Goodreads Synopsis:Two misfits.
One extra-ordinary love.
Eleanor... Red hair, wrong clothes. Satnding behind him until he turns his head. Lying beside him until he wakes up. making everyone else seem drabber and flatter and never good enough.... Eleanor.
Park... He knows she'll love a song before he plays it for her. He laughs at her jokes before she even gets to the punchline. There's a place on his chest, just below his throat, that makes her want to keep promises... Park.
Set over a course of one school year, this is the story of two star-crossed sixteen-year-olds - smart enough to know that first love almost never lasts, but brave and desperate enought to try.
Review:Park wants nothing more but to get through the school year without being noticed by bullies. How can he do that now when the new girl sits beside him on the bus everyday? She has big, red, curly (unruly) hair and dresses in huge man clothes. He tries his best not to talk to her until one day when she reads his comic book with him thru the bus ride. And as they say, the rest is history.
They start to talk, he lends her comic books and cassette tapes (this was set in the 80's so yes, they still have cassettes and walkmans), she starts going to his house, eat dinner with his family. The only problem is that Eleanor's family cannot know, or else her stapfather would kill her, or throw her out of the house, if she's lucky. Why won't he? He did it before, and Eleanor wasn't allowed to get back until after a year.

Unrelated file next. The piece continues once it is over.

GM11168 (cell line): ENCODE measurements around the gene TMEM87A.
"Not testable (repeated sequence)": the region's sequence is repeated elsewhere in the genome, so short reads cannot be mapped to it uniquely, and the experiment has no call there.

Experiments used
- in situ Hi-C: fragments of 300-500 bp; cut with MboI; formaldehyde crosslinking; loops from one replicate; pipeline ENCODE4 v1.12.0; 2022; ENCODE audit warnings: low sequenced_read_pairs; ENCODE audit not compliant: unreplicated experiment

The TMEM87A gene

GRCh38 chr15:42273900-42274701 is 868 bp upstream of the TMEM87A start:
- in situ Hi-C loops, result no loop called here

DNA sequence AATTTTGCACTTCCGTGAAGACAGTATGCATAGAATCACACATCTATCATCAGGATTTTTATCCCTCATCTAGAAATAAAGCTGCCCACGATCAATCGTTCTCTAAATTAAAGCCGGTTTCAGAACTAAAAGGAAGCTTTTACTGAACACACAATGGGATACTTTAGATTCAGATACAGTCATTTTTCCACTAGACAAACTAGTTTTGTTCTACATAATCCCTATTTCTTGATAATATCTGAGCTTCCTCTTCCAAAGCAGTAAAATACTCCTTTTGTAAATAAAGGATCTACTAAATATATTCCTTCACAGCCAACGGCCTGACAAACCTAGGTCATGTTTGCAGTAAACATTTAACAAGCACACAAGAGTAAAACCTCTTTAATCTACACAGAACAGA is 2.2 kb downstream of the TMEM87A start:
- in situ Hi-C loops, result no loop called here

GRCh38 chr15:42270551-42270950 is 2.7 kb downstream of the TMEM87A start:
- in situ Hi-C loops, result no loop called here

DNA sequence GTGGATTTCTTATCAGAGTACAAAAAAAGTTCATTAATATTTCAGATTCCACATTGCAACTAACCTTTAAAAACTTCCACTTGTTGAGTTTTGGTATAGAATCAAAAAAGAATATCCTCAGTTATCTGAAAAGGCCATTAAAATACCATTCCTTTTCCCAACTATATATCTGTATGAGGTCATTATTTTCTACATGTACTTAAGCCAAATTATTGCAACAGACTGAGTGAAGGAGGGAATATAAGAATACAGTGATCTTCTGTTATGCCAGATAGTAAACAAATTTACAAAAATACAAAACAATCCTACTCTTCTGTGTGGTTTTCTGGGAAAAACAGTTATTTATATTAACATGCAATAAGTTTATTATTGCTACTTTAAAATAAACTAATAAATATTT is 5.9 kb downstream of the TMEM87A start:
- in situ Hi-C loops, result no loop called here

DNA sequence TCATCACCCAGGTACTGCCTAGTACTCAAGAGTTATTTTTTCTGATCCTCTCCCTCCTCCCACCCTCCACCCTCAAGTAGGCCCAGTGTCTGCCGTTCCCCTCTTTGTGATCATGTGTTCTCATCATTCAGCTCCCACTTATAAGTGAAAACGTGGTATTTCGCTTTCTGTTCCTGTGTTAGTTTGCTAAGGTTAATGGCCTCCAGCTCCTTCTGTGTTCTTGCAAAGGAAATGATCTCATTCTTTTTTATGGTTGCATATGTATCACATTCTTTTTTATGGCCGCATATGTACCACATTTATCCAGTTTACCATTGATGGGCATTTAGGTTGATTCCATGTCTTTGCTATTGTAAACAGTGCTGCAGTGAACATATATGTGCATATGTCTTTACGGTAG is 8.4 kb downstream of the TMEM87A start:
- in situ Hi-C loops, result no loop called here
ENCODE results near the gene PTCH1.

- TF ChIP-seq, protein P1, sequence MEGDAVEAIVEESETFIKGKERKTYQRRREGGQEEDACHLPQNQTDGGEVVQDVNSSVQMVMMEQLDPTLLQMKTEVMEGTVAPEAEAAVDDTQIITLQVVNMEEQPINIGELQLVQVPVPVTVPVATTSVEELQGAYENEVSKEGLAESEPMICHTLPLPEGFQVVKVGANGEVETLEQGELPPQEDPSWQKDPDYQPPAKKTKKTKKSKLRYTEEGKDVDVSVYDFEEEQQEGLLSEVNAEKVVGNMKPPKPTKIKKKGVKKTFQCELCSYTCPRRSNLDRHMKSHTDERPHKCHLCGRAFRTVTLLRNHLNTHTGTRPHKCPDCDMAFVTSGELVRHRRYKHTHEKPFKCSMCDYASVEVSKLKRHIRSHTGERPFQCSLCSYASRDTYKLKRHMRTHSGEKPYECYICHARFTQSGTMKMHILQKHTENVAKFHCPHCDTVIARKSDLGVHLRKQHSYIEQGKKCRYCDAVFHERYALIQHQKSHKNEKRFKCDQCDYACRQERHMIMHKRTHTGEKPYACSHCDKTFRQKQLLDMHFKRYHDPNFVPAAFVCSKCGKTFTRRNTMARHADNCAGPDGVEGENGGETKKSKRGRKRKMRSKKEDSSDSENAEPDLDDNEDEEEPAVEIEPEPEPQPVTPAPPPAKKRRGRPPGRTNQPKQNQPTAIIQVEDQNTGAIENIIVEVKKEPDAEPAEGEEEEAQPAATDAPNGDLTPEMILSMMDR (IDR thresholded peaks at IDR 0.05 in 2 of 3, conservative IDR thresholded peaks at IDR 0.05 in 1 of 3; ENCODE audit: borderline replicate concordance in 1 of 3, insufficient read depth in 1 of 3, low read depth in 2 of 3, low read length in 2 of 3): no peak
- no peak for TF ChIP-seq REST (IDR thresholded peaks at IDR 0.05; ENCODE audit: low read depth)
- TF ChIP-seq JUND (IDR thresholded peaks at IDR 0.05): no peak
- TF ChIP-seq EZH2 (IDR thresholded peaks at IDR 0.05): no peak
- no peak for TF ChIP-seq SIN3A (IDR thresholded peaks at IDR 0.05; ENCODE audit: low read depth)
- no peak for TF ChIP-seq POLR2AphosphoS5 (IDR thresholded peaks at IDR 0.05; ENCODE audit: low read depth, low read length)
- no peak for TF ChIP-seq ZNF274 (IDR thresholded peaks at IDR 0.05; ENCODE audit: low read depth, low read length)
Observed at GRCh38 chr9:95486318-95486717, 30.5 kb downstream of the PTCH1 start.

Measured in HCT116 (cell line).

Everything goes well until she finds messages in her books, rude and indecent. After a while, they find out that it was from her stepdad. Park had to drive her to her uncle's, a seven-hour drive away.
This part is where I start to cry...
Park writes her letters, she doesn't write back. Eleanor receives his letters, she doesn't open them. He waits and waits until one day he receives a postcard from her, with three word written on them.
That is the whole mystery, the author decides not to share what those three words are. She says that we've been reading about their whole love story in 300 pages, and now, we should let them have some privacy. I mean, seriously?